Mountain laurel (Kalmia latifolia) is flowering broadleaf evergreen shrub with a gnarly, multi-stemmed growth habit. It has beautiful spring blooms, and its elliptical, glossy deep-green leaves (resembling those of rhododendrons) and gnarled stems make it attractive in all seasons. This shade-loving shrub produces clusters of rose, pink, or white flowers with purple markings in late May to early June. If the flowers are not deadheaded, nondescript brown fruits will appear. Many different cultivars are available that offer various sizes and bloom colors.
Mountain laurel usually grows as a dense, rounded shrub, with branches that grow gnarlier as the shrub ages. It is a relatively slow-growing shrub, adding about one foot per year. While mountain laurel is particular about its soil needs, this plant is easy to grow in the right environment. It is a good flowering shrub for mass plantings in shady shrub borders, woodland gardens, or for foundation plantings. It partners well with rhododendrons and azaleas.
Mountain laurel is generally planted from spring (after frost danger has passed) to summer, from potted nursery plants. It has a moderately slow growth rate, adding 1 to 2 feet a year.
|Botanical Name||Kalmia latifolia|
|Common Names||Mountain laurel, ivy bush, spoonwood, calico bush, American laurel|
|Plant Type||Broadleaf evergreen shrub|
|Mature Size||5–15 feet in height, similar spread|
|Sun Exposure||Prefers part shade, but can tolerate full sun|
|Soil Type||Thrives in cool, rich, acidic soil that is moist but well-drained; does not do well in clay|
|Soil pH||5–5.5 (acidic)|
|Bloom Time||Late spring|
|Flower Color||Rose, pink, white; blooms may have purple markings|
|Hardiness Zones||4–9 (USDA)|
|Native Area||Woodlands of eastern North America (New England south to southern Indiana, Louisiana, and the Florida panhandle)|
|Toxicity||All parts highly toxic to animals and humans|
Mountain Laurel Care
Plant mountain laurel shrubs from spring after all danger of frost has passed, to summer. Plant them in soil that is cool, moist but well-drained, and acidic in pH. Space the shrubs 4 to 6 feet apart; they prefer part shade but will tolerate full sun. Avoid windy areas, if possible, especially in the northern part of the hardiness range.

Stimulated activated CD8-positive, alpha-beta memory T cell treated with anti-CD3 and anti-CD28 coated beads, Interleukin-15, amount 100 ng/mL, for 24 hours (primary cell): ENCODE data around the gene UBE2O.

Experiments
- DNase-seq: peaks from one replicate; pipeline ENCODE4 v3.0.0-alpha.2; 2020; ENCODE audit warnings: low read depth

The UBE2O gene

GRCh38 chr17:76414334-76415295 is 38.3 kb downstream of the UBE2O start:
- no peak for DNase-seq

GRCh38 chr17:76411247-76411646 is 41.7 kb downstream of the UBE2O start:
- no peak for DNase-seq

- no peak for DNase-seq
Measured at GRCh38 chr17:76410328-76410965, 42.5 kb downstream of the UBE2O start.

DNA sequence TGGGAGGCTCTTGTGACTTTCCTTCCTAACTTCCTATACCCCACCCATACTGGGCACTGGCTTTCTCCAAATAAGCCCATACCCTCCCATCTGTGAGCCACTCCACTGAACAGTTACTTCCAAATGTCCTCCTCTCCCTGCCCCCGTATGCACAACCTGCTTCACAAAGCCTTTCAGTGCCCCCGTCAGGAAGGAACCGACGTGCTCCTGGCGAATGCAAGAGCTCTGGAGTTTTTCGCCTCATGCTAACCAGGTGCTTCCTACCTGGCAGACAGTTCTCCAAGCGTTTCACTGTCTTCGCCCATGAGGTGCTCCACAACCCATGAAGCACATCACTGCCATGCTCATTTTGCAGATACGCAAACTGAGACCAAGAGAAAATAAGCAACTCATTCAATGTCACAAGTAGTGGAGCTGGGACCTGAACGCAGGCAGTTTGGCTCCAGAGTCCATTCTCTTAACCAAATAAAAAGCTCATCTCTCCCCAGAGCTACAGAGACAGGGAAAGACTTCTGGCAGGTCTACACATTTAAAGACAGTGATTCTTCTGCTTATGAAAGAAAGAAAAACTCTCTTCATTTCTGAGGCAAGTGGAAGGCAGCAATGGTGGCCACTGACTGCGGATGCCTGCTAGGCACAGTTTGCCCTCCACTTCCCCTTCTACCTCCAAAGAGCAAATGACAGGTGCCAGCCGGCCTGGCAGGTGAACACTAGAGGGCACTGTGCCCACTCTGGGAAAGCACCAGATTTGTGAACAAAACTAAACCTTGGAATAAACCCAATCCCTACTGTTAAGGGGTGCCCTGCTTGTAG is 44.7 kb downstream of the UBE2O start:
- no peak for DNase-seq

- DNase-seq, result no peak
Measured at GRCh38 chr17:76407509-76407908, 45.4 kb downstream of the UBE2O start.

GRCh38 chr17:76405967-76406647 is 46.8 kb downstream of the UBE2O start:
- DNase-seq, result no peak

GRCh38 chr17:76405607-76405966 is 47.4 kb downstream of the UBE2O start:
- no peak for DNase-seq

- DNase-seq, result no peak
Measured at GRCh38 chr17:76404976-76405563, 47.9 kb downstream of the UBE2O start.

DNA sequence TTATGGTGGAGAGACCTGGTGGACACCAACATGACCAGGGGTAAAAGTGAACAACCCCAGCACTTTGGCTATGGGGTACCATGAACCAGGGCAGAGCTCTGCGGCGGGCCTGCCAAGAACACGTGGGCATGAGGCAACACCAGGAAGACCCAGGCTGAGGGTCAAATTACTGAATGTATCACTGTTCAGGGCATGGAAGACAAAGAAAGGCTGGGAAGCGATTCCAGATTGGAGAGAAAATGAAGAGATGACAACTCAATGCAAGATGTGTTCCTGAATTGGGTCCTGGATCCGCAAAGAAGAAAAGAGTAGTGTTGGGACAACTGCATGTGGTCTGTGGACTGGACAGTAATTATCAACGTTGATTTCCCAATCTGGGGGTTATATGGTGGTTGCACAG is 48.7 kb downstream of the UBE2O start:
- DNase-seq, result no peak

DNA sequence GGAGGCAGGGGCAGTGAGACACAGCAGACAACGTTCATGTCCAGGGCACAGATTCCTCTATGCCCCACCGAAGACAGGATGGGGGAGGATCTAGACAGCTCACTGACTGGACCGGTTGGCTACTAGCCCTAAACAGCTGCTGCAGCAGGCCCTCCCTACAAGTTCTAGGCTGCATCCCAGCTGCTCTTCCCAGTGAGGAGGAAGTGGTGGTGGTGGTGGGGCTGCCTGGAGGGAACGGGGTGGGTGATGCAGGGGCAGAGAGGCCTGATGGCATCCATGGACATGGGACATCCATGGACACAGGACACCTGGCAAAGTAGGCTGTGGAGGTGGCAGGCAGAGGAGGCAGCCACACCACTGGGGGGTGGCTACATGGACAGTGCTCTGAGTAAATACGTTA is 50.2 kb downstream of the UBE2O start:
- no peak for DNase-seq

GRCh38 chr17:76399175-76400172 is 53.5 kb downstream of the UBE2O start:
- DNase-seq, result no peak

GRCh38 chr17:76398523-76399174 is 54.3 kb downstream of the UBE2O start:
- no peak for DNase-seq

Do not plant these shrubs too deeply. Make sure the shrub's crown (the point where its trunk meets its roots) is not buried. Buried crowns will suffer from rot and your shrub will likely die. When they are young, water the shrubs well, and keep the soil moist and acidic by using a layer of wood chips or evergreen bark mulch. Feed the shrubs in spring with a plant food formulated for acid-loving shrubs, such as rhododendron food.
Remove the flower clusters immediately after they have finished blooming. Pruning lightly after the blooming is finished will help keep the shrubs full and bushy.
Mountain laurel is highly prized because it performs well in part shade, but deep shade may reduce its flowering and cause leaf spots. In full sun, the deep-green leaves may turn yellowish.
These shrubs like moist but well-drained, acidic soil. Its natural habitat is woodsy areas near swampy zones, but not in soggy soil. It dislikes heavy clay soils. If you have dense soil, consider planting mountain laurel in raised beds filled with a well-draining soil mix.
Ideally, soils should be kept moist, but once established this shrub has fairly good resistance to drought, provided the soil does not overheat. To avoid allowing the roots to get soggy, planting mountain laurel in raised berms or planters can be a good idea.
Temperature and Humidity
Mountain laurel likes soil that is relatively cool, and it will do fine in the warm months provided the soil remains shaded. It normally does not like the high temperatures and dense humidity of southern coastal climates, but some cultivars are somewhat more tolerant of these conditions.